Efficiency in the arbitration proceedings and finality of arbitral awards have been key attractive features of arbitration. While finality of awards is due to the fact that there is no appeals mechanism in arbitration, other recourses that are available against arbitral awards threaten the integrity of finality of arbitral awards. This article examines some of these recourses, such as, setting aside of arbitral awards pursuant to the UNCITRAL Model Law, scrutiny of draft awards by arbitration institutions, and annulment proceedings of ICSID Convention awards and discusses the implications of these measures in relation to assuring finality of arbitral awards in international commercial and investment arbitration cases. In order to more effectively respect the disputing parties’ autonomy in choosing arbitration, and also to give as much deference to arbitral tribunals’ decisions and their discretion in reaching their decisions, it is proposed that an official appellate mechanism would be preferred over the undermining of finality of arbitral awards that have been taking place through the currently available exclusive recourses against arbitral awards.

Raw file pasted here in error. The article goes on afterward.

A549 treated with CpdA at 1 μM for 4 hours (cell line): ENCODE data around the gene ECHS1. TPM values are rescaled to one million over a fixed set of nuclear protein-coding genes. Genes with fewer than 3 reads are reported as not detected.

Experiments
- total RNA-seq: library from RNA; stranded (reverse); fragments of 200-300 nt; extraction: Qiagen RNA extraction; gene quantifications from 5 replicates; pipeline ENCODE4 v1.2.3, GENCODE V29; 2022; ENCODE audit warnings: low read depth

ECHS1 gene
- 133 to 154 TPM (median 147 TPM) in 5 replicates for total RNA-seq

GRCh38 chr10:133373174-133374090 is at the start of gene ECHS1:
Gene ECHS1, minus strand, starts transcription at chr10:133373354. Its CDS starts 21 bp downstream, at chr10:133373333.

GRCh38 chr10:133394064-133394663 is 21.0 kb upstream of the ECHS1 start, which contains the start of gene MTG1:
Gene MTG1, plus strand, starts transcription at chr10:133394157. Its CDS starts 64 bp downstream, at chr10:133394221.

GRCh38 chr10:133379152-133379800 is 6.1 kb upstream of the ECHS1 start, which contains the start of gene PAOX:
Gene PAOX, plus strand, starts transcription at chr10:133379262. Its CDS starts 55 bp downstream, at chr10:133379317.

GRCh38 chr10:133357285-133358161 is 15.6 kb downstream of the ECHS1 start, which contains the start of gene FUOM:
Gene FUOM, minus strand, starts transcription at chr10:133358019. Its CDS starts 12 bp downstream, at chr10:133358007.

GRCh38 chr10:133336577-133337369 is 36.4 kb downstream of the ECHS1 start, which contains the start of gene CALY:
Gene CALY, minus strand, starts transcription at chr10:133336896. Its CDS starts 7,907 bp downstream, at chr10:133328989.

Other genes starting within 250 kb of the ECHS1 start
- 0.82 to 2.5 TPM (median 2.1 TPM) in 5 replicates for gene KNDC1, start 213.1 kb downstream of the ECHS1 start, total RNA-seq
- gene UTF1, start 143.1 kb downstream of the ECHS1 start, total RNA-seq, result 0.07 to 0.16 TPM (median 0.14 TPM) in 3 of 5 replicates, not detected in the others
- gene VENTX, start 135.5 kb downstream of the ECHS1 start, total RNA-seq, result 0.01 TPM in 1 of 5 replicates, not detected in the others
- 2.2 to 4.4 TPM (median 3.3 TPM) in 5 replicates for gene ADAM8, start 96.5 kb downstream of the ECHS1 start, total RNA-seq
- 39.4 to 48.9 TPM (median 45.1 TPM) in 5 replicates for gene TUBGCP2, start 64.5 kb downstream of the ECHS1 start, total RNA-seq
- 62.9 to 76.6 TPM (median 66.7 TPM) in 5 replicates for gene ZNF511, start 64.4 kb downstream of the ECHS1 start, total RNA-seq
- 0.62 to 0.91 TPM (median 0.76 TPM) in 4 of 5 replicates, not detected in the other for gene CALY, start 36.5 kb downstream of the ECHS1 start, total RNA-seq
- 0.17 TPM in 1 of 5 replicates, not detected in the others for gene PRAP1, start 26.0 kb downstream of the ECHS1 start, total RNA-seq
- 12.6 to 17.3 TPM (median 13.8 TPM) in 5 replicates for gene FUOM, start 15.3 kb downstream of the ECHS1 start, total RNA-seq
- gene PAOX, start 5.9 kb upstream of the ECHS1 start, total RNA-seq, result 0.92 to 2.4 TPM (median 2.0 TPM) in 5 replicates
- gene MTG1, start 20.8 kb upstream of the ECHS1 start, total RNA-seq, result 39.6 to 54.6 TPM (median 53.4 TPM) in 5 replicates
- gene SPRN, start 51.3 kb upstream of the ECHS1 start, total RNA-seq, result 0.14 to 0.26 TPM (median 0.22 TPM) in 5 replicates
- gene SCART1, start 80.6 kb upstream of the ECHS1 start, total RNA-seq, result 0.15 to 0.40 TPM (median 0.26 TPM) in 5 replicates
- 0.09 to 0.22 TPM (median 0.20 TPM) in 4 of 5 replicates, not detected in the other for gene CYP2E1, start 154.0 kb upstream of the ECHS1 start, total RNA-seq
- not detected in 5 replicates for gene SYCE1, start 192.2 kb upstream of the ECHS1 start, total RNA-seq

Ⅱ. Finality of Arbitral Awards in International Commercial Arbitration
Ⅲ. Finality of Arbitral Awards in ICSID Convention Arbitration
Ⅳ. Can an Appellate Mechanism be a Possible Solution?